public policy that is “comprehensive”

20070723: NPR has a segment about recycling of polyethylene terephthalate (variously PET, PETE, PETP OR PET-P). This is the plastic material of which fruit juice, soft-drink and water bottles are commonly made these days.

It is reported that the Boston “professional baseball” stadium contains no visible facilities to the the drinker in anticipation of the time after the bottle, its contents having been drunk, is empty. Beyond then the bottle may be perceived as only a burden to the hand that holds it.

The PET industry is begging, really. Please, they say, give us your old bottles. We will remake them and reuse them.

Suggestion is made that facilities should require only a moment’s reflection from the bottle tosser. Where to put the bottle? Oh, over there, in that nice clean recycling bin. This is the level of engagement we are to expect of fans of professional baseball, for example.

Otherwise they end up in the sanitary landfill. [sanitary + "public policy" see more at expensive]

For the person on the street, it may seem natural to have the direct supplier of the item in question (the bottle) simply be induced to accept it back.

The grocery lobby is strongly resisting. It costs them upwards of $20 thousand a year to maintain their redemption center. Plus it is “dirty”.

The parent of the bottle has rejected its own offspring. And the first accusations are of being “too expensive” and “dirty”. Whether viewed in Freudian terms, theological terms, the taxonomies of sense and subconscious employed by Madison Avenue, K Street or other market specialists, we can see that something is up. Public policy and public money are in play.

From the NPR piece, we learn that a “comprehensive” solution is sought and that yet another case for federalization of public policy has been made. This time it is being organized around the interests of bottlers and grocers.

While I do believe that specific bottling technologies and their concomitant supply chains are certainly of interest to society, at the same time I feel slighted that such issues are being put up on the list of social concerns priorities.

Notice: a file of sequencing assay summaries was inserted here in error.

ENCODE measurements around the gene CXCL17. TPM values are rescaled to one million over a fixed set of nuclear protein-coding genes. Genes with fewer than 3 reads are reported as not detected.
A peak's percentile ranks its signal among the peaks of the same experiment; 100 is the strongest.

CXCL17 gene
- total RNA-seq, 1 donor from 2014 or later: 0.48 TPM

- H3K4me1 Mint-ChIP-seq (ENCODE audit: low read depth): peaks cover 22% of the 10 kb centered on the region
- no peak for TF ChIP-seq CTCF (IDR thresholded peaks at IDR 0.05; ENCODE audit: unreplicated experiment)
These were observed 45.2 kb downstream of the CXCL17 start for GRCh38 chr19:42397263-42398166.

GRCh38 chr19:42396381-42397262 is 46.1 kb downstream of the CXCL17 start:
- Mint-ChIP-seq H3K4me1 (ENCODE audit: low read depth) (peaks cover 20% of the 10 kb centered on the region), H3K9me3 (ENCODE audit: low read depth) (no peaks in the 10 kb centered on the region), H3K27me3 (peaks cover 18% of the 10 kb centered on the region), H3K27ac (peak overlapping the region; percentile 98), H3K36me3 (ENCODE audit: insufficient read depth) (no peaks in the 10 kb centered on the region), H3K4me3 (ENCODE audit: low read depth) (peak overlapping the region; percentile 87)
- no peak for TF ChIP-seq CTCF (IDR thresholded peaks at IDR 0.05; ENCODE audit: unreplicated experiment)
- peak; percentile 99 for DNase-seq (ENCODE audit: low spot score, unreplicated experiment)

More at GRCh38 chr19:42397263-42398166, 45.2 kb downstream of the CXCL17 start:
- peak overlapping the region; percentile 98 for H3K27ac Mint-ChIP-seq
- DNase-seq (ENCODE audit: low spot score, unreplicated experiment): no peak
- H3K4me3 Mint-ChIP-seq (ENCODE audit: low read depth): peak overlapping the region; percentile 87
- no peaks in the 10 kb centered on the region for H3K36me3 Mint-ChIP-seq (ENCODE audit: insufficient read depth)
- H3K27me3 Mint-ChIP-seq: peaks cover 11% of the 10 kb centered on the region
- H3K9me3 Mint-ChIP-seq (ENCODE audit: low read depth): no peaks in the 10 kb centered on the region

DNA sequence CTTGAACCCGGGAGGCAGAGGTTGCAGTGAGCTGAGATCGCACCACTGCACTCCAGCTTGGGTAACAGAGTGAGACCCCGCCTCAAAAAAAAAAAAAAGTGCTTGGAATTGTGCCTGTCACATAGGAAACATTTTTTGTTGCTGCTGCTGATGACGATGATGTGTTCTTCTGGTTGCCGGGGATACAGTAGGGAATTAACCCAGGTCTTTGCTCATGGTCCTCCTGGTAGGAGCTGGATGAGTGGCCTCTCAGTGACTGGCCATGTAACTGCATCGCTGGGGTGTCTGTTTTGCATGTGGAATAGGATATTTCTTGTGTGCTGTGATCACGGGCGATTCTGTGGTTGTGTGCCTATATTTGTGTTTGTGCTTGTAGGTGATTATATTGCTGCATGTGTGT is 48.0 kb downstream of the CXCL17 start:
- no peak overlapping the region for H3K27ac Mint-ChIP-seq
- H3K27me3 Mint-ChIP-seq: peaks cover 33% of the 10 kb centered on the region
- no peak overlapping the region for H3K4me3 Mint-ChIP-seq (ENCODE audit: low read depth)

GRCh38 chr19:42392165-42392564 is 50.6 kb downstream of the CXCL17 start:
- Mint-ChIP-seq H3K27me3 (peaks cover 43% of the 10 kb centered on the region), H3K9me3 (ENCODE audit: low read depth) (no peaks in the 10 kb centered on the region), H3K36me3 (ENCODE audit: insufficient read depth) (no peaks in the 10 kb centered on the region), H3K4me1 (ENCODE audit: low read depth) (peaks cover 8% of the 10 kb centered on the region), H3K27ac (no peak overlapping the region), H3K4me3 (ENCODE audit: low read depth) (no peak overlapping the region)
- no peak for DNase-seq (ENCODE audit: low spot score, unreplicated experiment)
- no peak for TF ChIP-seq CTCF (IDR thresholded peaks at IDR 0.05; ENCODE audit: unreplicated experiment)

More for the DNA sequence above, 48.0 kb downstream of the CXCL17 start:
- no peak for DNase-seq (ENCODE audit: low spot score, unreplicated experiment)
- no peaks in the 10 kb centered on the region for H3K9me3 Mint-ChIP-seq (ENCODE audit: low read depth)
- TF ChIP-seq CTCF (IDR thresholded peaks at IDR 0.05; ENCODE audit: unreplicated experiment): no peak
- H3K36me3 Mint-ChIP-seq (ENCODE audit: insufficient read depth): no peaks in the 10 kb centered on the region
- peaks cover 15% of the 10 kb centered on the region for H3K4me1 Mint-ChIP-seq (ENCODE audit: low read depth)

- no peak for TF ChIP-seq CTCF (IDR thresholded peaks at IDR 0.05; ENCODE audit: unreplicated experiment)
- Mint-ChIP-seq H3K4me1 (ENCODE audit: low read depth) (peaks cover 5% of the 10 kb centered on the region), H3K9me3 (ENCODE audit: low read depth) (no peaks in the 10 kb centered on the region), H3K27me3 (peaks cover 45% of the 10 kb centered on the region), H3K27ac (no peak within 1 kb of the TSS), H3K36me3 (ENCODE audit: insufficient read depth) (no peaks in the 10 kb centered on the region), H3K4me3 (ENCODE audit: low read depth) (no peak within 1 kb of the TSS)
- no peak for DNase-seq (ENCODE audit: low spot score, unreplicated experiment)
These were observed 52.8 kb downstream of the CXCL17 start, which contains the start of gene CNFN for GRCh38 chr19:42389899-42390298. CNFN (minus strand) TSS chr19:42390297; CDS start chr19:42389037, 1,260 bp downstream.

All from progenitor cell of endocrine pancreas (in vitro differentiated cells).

I consult my own list of problems wanting comprehensive solutions, and I find near the top such issues as health care. The health care issue begs for a comprehensive solution. When people are sick, for example, the society as a whole will accept the responsibility of seeing to it that they are cared for. That would be a comprehensive approach.

As for accountability in governance, we might say comprehensively that those who abuse our trust shall not continue in office.

Regarding the blood-sucking tax-sucking vampire of militarism, we might comprehensively come to understand that everyone wants a place under the sky for themselves and for the ones they love. People who spend their days preparing devices and plans in order to annihilate other people, are not doing anyone any favors. Not themselves, and not the rest of us. They are not nice people, not decent people, not good people, not friendly, not patriotic. In them all appearance of human goodness is illusion only. They are sham people. There are no excuses for them. That they should have such a strong hand in determining the fate of world culture speaks poorly about the rest of us. The predominant influence of the global military-industrial complex is a shame upon us all.

The fascist gene complex within human nature could use a comprehensive solution of some kind. No doubt our ability to form gangs and exploit those weaker than ourselves has contributed to our survival success. After all, we ourselves are them that’s left. At least to this point.

Yet we see ourselves so sweetly, and imagine that we can organize ourselves as a humane nation. Humane to ourselves and to others. But, easier said than done. Definite candidate for a comprehensive solution.

Whether we, as a nation, are up to comprehensively solving the problems of PET manufacturers so that the local convenience store patrons may continue to discard their plastic bottles on my lawn instead of returning those dirty, worthless items to the source of their distribution – this is a question that we, as a nation, may try to answer.

But let’s put that question down the list a way. Right now we should be occupied with more profound questions related to our national existence as a sane and humane society.

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